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Canon VI.

Neither presbyter, deacon, nor any of the ecclesiastical order shall be ordained at large, nor unless the person ordained is particularly appointed to a church in a city or village, or to a martyry, or to a monastery.  And if any have been ordained without a charge, the holy Synod decrees, to the reproach of the ordainer, that such an ordination shall be inoperative, and that such shall nowhere be suffered to officiate.

Notes.

Ancient Epitome of Canon VI.

In Martyries and Monasteries ordinations are strictly forbidden.  Should any one be ordained therein, his ordination shall be reputed of no effect.

Van Espen.

The wording of the canon seems to intimate that the synod of Chalcedon held ordinations of this sort to be not only illicit but also invalid, irritis and cassis.  Nor is this to be wondered at, if we take into account the pristine and ancient discipline of the church and the opinion of many of the Scholastics (Morinus, De SS. Ordinat., Parte III., Exercit. V., cap. ix.).

272Hefele.

It is clear that our canon forbids the so-called absolute ordinations, and requires that every cleric must at the time of his ordination be designated to a definite church.  The only titulus which is here recognized is that which was later known as titulus beneficii.  As various kinds of this title we find here (a) the appointment to a church in the city; (b) to a village church; (c) that to the chapel of a martyr; (d) the appointment as chaplain of a monastery.  For the right understanding of the last point, it must be remembered that the earliest monks were in no wise clerics, but that soon the custom was introduced in every larger convent, of having at least one monk ordained presbyter, that he might provide for divine service in the monastery.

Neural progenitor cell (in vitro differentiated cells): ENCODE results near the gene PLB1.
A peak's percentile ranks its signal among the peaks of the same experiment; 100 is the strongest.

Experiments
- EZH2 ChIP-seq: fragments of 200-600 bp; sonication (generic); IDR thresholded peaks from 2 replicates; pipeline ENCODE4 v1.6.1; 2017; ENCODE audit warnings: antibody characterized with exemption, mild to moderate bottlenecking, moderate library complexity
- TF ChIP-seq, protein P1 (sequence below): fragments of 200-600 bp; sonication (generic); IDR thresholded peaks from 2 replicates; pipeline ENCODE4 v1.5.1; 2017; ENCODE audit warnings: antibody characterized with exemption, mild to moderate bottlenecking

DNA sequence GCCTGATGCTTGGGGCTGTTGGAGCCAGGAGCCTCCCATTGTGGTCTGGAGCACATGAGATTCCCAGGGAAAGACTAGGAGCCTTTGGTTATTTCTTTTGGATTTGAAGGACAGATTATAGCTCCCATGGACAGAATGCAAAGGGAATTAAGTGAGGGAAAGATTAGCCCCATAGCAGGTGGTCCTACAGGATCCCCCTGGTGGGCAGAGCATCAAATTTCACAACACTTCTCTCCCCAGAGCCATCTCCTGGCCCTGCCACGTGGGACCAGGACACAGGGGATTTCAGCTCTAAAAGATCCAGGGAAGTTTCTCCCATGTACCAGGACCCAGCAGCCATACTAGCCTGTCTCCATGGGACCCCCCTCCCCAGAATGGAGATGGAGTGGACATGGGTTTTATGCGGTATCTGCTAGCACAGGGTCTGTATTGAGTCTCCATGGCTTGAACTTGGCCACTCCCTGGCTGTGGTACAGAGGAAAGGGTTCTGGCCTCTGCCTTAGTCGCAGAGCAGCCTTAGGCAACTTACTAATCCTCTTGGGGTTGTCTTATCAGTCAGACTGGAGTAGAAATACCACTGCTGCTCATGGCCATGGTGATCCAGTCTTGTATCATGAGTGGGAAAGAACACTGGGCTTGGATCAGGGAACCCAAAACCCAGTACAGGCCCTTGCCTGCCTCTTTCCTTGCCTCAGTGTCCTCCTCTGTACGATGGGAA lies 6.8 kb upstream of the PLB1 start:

Similar prohibitions of ordinationes absolutæ were also put forth in after times.

According to existing law, absolute ordinations, as is well known, are still illicitæ, but yet validæ, and even the Council of Chalcedon has not declared them to be properly invalidæ, but only as without effect (by permanent suspension).  Cf. Kober, Suspension, S. 220, and Hergenröther, Photius, etc., Bd. ii., S. 324.

Bright.

By the word μαρτυρίῳ (“martyry”) is meant a church or chapel raised over a martyr’s grave.  So the Laodicene Council forbids Churchmen to visit the “martyries of heretics” (can. ix.).  So Gregory of Nyssa speaks of “the martyry” of the Holy Martyrs (Op. ii., 212); Chrysostom of a “martyry,” and Palladius of “martyries” near Antioch (In Act. Apost. Hom., xxxviii. 5; Dial., p. 17), and Palladius of “the martyry of St. John” at Constantinople (Dial., p. 25).  See Socrates, iv. 18, 23, on the “martyry” of St. Thomas at Edessa, and that of SS. Peter and Paul at Rome; and vi. 6, on the “martyry” of St. Euphenia at Chalcedon in which the Council actually met.  In the distinct sense of a visible testimony, the word was applied to the church of the Resurrection at Jerusalem (Eusebius, Vit. Con., iii. 40, iv. 40; Mansi, vi. 564; Cyril, Catech., xiv. 3), and to the Holy Sepulchre itself (Vit. Con., iii. 28).  Churches raised over martyrs’ tombs were called in the West “memoriæ martyrum,” see Cod. Afric., lxxxiii. (compare Augustine, De Cura pro Mortuis, VI.).

This canon is found in the Corpus Juris Canonici, Gratian’s Decretum, Pars I., Dist. lxx., can. j.

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